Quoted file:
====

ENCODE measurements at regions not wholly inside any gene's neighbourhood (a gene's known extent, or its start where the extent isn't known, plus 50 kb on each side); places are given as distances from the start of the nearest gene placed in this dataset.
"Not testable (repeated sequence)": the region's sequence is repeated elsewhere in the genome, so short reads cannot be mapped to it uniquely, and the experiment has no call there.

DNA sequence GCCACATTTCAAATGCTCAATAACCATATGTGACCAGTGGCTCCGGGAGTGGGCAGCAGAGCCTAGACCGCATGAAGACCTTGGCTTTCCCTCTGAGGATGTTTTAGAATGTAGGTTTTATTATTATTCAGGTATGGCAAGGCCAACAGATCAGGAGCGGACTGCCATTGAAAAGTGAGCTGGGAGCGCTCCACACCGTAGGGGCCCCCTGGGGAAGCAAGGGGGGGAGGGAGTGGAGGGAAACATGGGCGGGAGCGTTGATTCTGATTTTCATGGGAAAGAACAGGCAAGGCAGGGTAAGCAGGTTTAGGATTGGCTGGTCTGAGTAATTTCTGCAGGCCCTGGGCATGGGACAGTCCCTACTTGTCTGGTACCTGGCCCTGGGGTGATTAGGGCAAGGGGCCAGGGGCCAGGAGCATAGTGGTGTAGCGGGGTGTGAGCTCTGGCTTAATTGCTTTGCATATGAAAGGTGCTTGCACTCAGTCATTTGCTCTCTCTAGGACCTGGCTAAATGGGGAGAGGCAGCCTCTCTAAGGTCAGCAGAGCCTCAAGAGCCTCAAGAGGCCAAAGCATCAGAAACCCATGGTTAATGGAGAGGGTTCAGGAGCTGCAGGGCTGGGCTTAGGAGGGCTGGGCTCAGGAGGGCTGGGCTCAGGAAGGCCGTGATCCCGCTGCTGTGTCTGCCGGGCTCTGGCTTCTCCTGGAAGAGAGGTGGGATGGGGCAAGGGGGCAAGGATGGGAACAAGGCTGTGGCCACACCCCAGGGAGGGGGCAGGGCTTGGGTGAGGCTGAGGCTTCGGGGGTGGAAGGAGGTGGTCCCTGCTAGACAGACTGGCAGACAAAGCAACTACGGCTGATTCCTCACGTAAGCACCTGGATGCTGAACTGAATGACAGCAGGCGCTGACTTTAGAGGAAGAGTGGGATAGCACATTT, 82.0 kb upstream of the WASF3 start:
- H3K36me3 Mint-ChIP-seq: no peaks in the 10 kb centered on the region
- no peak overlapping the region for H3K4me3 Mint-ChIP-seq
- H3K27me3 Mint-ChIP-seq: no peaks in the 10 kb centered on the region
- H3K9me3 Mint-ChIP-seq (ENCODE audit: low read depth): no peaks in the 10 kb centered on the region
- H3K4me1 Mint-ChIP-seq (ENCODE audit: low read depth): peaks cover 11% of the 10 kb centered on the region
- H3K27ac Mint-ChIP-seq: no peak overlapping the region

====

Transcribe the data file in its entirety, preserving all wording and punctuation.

ENCODE measurements at regions not wholly inside any gene's neighbourhood (a gene's known extent, or its start where the extent isn't known, plus 50 kb on each side); places are given as distances from the start of the nearest gene placed in this dataset.
"Not testable (repeated sequence)": the region's sequence is repeated elsewhere in the genome, so short reads cannot be mapped to it uniquely, and the experiment has no call there.

DNA sequence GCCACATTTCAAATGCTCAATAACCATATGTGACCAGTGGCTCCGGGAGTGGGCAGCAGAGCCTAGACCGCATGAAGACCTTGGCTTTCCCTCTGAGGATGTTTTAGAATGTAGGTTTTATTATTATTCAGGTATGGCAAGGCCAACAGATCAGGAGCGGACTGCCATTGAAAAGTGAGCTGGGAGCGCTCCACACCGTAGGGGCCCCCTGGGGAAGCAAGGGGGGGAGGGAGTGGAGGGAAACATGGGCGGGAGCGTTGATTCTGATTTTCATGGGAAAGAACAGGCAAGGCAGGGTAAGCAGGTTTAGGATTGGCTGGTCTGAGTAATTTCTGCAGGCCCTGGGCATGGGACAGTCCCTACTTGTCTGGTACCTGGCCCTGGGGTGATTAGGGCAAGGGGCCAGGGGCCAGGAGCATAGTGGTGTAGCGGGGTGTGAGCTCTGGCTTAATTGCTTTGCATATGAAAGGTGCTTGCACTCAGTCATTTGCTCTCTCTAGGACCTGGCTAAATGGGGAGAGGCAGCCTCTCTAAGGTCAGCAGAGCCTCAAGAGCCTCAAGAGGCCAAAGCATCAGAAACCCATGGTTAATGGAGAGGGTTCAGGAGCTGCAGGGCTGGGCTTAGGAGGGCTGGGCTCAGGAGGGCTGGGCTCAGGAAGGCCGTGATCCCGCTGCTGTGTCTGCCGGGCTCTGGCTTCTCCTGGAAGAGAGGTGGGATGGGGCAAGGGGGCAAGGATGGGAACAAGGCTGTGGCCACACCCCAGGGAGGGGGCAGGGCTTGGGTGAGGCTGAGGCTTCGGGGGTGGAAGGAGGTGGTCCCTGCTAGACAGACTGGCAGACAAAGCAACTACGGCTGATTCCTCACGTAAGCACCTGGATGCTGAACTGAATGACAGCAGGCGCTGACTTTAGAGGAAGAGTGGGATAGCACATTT, 82.0 kb upstream of the WASF3 start:
- H3K36me3 Mint-ChIP-seq: no peaks in the 10 kb centered on the region
- no peak overlapping the region for H3K4me3 Mint-ChIP-seq
- H3K27me3 Mint-ChIP-seq: no peaks in the 10 kb centered on the region
- H3K9me3 Mint-ChIP-seq (ENCODE audit: low read depth): no peaks in the 10 kb centered on the region
- H3K4me1 Mint-ChIP-seq (ENCODE audit: low read depth): peaks cover 11% of the 10 kb centered on the region
- H3K27ac Mint-ChIP-seq: no peak overlapping the region